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markk

Mussels

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I love mussels. In two resraurants I go to, lately the mussel meats seem artifically plump, filled with air, with a fluffy, not a chewy, consistency, and the meats are rather large (and airy). They have no body to them, and no real mussel flavor.

Can anybody explain this? One is a restaurant that for years has been delivering exceptionally good mussels, the other a local place where now that I think about it, they've been like this more often than not. I do buy them at the market and make them myself from time to time, and they're not like that at all. Has anybody else experienced this? Can anybody else explain this?


Overheard at the Zabar’s prepared food counter in the 1970’s:

Woman (noticing a large bowl of cut fruit): “How much is the fruit salad?”

Counterman: “Three-ninety-eight a pound.”

Woman (incredulous, and loud): “THREE-NINETY EIGHT A POUND ????”

Counterman: “Who’s going to sit and cut fruit all day, lady… YOU?”

Newly updated: my online food photo extravaganza; cook-in/eat-out and photos from the 70's

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I'm not sure, but as a rule small and medium sized mussels are better.

I know in the uk, for some reason we import loads of the large New Zealand geen lipped mussels, which I find inferior to local ones. Why I don't know, they are even proudly named on menus - suppose they sound more 'exotic'.


I love animals.

They are delicious.

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I think the thing with the green-lipped mussels is 1) they're big, and 2) they contain various whatsits supposed to be very healthy.

Green-lipped mussels are only one of NZ's mussel varieties, and I find it tiresome that I can't easily buy blue mussels when I'm in NZ too. Sorry you are finding reduced choice in the UK too -- must be one of these aggressive alien species!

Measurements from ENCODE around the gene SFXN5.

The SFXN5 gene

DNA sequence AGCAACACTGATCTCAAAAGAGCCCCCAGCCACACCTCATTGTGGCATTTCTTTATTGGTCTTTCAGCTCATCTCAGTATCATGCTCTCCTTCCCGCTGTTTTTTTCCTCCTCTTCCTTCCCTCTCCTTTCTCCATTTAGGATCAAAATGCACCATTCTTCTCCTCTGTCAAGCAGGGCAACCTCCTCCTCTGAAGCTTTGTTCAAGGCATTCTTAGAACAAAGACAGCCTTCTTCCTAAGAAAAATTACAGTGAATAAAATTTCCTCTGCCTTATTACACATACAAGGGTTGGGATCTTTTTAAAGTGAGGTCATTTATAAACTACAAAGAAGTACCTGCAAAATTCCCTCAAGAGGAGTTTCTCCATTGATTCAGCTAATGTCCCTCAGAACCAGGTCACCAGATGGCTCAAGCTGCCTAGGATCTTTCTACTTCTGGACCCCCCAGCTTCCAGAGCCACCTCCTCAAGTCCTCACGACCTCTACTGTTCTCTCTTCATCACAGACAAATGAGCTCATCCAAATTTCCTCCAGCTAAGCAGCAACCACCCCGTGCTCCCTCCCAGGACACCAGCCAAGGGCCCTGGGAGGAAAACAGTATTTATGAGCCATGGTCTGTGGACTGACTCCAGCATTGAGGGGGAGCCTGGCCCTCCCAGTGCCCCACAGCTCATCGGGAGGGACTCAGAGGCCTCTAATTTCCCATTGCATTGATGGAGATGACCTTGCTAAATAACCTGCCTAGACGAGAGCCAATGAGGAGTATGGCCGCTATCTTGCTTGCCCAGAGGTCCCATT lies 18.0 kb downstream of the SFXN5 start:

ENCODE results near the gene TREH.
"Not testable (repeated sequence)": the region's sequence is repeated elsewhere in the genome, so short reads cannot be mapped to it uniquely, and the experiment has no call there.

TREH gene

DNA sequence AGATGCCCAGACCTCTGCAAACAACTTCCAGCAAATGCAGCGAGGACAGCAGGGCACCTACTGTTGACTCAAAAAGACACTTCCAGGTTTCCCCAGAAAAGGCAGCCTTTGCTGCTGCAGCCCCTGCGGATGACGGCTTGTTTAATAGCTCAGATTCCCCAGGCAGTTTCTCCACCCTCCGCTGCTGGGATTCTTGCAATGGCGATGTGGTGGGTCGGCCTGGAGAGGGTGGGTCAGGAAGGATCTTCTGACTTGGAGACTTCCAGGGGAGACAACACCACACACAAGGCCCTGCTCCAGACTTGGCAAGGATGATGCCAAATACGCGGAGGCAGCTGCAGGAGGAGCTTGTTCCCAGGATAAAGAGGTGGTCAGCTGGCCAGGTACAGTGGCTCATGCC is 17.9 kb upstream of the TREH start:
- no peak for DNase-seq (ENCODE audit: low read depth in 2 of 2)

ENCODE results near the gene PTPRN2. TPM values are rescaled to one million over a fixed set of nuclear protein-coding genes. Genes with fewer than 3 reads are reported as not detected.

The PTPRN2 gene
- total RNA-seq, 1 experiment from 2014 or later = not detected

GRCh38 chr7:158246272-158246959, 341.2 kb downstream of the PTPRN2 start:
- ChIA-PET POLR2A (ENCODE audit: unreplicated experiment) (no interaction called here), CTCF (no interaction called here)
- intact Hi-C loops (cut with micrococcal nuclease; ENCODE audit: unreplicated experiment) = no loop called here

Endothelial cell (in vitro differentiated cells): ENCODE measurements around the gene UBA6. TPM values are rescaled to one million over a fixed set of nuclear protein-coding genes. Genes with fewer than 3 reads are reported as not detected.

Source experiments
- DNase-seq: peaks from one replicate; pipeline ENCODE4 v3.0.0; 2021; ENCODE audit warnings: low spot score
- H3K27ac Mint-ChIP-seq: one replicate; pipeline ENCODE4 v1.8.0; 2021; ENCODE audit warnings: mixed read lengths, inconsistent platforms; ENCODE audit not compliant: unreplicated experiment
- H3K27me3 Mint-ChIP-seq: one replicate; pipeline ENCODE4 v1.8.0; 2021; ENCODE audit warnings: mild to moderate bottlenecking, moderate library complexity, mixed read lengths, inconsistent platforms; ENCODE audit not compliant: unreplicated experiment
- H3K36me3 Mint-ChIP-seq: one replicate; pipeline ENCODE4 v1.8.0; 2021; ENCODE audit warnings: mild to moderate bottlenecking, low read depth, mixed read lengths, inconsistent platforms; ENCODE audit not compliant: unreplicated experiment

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I'm thinking perhaps it's seasonal -- that it might be mating time wherever the mussels were from and, like oysters, they have put their energy into being attractive to each other and not to us. :raz:

Or, to be more scientific (sort of): that it's a function of water temperature, and where/how they're grown. Farmed rather than gathered? Bred to be fat and happy because bigger is supposedly better? I don't really know (can't you tell? :wink: ) but it all sounds plausible to me.

FWIW: I bought mussels just last week (from Wild Edibles, in NYC), and they were pretty big and moderately flavorful.

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I used to work as a fishmonger in Texas and part of our HAACP restrictions was that we weren't allowed to sell any mussels that were dead, EXCEPT for the Greenlips. Supposedly they contain less bacteria, so are safer to eat after they die, but I still didn't trust it. Also, New Zealand is pretty sexy right now and the hot place to be, with all the Lord of the Rings hype.

Andrew

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I wonder if it has anything to do with being frozen? I know most of the NZ mussels are sold frozen, with the shell already split. I vastly prefer the live PEI ones.

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No, it's not the New Zealand ones that I'm talking about - I don't eat or order those, largely because they're frozen. I'm talking about the black mussels. Whether they're specifically PEI (which are the ones I buy at home) I can't say, because I don't know if restaurants spring for those. But they're the regular black mussels, and the principal restaurant in question was the Belgian place "Petite Abeille" on 14th street, where for years and years the mussels have been spectacular. On my last visit the mussel meats were gigantic, but puffed-up, airy, fluffy, not particularly flavorful and not particularly tasting or chewing like a mussel. Some of the places in Jersey where I've had mussels lately have had them the same way. I'm wondering if maybe that's a feature of the season, or some other thing that I'm not aware of. But I sort of remember mussels as having texture and flavor, not like these.